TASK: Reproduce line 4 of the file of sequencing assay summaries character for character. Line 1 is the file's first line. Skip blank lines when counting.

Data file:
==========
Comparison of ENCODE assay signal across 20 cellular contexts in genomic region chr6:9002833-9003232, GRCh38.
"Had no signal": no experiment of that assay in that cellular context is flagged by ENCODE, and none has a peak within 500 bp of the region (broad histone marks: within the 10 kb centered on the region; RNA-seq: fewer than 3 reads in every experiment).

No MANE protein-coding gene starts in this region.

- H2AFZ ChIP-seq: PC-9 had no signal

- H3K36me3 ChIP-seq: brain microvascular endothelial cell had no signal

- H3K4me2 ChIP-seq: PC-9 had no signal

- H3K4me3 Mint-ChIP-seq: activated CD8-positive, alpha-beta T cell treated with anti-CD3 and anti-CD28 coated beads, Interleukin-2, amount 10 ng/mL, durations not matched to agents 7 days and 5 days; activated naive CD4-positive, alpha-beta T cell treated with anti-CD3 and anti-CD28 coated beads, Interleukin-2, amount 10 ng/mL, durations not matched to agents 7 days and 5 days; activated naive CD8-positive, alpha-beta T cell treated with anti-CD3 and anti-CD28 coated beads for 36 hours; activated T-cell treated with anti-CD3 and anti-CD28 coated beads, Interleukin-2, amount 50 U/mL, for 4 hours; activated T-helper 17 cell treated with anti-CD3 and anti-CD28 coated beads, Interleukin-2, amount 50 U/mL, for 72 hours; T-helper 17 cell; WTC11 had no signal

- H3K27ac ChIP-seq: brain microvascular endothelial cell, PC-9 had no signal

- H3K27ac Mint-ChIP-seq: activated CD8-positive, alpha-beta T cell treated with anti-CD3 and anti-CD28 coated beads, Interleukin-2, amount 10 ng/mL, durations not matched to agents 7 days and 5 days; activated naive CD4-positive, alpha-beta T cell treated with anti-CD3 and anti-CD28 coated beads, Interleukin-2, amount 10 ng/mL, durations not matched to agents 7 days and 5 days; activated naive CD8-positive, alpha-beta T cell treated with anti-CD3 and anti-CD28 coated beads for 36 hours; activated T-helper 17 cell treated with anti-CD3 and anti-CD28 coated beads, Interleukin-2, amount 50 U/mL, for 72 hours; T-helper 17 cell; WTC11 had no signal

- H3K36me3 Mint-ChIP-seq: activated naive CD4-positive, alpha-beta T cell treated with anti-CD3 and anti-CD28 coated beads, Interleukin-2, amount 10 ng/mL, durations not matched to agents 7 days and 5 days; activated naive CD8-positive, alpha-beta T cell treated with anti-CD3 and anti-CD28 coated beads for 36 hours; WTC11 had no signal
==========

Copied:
- H2AFZ ChIP-seq: PC-9 had no signal